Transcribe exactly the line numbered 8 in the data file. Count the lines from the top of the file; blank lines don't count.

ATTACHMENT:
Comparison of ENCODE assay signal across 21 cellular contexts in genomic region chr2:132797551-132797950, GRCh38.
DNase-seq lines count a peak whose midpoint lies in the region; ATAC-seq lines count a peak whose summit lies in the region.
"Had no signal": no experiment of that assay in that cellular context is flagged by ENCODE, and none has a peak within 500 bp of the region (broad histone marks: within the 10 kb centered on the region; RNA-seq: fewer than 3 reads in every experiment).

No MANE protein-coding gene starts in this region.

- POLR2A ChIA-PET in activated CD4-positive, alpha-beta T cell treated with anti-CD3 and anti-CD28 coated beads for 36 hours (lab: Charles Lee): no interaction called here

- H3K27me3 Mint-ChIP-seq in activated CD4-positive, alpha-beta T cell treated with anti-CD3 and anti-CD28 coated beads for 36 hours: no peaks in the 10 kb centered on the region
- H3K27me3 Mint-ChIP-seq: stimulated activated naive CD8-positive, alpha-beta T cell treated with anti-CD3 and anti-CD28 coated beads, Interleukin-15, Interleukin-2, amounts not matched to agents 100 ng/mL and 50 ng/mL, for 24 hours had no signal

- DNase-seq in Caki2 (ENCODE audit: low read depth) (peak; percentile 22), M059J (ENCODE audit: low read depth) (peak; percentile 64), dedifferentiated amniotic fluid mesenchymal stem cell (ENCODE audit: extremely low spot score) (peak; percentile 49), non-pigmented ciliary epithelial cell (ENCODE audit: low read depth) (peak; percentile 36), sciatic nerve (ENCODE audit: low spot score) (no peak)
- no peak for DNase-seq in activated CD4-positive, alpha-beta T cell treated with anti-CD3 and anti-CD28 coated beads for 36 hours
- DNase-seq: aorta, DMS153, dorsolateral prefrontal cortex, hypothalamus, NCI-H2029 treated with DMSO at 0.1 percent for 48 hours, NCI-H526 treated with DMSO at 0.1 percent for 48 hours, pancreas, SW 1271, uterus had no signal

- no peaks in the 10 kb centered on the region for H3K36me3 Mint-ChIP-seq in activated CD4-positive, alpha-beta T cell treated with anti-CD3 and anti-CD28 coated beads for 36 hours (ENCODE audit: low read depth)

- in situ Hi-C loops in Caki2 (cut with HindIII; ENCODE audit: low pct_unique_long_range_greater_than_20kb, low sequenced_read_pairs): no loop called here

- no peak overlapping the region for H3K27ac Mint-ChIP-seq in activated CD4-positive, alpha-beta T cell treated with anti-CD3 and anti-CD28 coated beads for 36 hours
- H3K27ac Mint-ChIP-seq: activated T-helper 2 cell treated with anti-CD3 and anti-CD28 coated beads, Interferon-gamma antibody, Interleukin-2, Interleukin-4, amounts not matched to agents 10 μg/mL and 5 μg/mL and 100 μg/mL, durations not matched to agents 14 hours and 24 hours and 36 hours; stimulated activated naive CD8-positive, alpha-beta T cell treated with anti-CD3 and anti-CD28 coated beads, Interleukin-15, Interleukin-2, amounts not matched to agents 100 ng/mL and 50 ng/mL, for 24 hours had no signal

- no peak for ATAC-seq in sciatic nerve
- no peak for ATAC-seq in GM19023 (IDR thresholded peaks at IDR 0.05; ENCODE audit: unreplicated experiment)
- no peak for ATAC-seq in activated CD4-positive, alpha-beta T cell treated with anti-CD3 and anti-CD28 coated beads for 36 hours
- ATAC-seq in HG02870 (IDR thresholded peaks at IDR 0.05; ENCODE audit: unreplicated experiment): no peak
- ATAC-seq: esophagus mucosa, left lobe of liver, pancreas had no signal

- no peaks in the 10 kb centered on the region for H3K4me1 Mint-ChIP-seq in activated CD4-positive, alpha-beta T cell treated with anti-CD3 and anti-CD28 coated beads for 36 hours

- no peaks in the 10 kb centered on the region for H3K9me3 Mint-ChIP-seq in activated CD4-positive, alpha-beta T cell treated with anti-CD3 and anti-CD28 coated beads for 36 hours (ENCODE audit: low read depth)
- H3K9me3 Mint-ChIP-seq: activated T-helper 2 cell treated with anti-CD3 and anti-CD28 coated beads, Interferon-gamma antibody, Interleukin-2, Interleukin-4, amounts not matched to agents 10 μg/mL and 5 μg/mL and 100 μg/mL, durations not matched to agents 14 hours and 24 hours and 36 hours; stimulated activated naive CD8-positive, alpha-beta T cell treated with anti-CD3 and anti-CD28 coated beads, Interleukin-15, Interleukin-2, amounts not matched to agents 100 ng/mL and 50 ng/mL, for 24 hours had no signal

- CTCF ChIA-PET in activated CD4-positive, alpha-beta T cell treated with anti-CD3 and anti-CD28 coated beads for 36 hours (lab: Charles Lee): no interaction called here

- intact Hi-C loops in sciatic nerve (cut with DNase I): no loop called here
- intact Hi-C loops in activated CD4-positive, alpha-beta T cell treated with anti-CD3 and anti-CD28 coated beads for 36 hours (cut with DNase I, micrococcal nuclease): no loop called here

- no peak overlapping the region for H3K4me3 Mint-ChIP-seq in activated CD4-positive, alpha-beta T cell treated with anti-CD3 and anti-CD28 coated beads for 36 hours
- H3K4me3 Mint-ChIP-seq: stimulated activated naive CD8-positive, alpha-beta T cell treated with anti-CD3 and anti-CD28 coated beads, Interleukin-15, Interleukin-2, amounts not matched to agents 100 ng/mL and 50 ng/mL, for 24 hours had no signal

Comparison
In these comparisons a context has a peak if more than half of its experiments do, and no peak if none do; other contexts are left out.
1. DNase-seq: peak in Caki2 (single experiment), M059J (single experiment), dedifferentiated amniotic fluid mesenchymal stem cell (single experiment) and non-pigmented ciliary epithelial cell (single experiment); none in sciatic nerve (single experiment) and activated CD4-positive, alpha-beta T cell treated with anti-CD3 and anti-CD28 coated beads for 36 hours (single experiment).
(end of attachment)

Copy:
- DNase-seq in Caki2 (ENCODE audit: low read depth) (peak; percentile 22), M059J (ENCODE audit: low read depth) (peak; percentile 64), dedifferentiated amniotic fluid mesenchymal stem cell (ENCODE audit: extremely low spot score) (peak; percentile 49), non-pigmented ciliary epithelial cell (ENCODE audit: low read depth) (peak; percentile 36), sciatic nerve (ENCODE audit: low spot score) (no peak)